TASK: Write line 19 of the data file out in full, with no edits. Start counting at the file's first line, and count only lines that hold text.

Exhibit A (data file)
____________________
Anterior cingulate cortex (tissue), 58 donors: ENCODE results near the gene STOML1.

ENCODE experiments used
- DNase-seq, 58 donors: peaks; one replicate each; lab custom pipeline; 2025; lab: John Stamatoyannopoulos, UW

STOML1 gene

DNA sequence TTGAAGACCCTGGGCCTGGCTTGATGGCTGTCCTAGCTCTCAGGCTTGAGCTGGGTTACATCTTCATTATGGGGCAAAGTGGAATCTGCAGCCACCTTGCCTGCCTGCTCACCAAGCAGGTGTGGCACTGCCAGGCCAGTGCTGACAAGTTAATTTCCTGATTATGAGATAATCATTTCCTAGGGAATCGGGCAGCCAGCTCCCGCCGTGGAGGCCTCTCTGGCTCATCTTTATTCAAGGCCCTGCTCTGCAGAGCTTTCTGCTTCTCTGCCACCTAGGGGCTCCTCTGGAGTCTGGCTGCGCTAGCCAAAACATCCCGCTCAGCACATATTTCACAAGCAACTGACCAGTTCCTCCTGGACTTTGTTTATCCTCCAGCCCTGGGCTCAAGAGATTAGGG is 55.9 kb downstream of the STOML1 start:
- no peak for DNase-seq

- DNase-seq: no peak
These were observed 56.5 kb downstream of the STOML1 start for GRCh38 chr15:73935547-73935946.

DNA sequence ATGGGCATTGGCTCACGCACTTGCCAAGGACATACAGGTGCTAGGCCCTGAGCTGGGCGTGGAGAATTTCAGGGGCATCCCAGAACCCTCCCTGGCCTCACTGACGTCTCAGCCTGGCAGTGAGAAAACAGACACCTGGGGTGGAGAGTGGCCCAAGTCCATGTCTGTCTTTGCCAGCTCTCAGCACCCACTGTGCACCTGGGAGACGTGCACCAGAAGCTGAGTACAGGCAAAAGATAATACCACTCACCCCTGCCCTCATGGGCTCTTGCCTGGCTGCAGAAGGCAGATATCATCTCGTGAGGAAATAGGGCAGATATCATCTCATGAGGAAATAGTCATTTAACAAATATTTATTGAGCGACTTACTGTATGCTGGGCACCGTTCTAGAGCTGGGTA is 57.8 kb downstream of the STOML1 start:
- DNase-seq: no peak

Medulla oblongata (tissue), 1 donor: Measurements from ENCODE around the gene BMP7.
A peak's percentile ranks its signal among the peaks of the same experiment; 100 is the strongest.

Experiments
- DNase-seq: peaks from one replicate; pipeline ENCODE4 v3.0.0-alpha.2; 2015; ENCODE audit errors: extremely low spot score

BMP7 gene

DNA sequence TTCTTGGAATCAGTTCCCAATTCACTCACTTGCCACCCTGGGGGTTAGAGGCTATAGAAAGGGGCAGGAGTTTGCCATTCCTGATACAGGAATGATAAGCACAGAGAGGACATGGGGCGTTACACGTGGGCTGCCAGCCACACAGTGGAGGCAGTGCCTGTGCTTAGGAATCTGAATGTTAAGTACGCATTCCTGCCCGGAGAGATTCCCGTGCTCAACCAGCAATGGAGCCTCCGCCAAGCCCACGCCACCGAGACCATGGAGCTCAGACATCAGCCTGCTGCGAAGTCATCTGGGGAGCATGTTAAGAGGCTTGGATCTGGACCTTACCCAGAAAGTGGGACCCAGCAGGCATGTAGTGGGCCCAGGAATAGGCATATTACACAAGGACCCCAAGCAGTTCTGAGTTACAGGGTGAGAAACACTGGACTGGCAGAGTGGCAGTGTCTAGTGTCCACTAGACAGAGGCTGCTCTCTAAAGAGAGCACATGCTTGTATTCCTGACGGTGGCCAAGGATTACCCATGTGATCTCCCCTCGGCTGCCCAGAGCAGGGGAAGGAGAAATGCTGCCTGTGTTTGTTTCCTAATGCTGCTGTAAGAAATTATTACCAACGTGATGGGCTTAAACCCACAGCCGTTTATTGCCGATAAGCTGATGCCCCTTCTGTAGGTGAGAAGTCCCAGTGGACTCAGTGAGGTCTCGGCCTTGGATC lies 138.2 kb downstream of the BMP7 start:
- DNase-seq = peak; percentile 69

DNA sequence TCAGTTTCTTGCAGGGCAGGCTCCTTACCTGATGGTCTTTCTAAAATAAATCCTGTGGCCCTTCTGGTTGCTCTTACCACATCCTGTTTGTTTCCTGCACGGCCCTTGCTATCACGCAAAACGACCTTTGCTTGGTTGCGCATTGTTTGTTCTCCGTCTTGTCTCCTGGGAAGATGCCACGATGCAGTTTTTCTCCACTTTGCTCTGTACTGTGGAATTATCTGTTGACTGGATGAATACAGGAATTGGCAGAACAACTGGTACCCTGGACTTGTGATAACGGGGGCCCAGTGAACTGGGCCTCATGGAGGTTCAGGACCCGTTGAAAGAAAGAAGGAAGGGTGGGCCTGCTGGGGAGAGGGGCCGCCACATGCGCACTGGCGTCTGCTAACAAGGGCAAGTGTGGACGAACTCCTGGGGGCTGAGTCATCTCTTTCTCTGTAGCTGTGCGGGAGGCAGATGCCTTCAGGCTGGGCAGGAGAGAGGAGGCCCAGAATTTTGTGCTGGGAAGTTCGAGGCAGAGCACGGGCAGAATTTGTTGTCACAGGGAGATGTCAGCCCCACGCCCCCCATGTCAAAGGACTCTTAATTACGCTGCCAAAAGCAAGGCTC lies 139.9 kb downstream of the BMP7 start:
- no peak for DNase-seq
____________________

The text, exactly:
- no peak for DNase-seq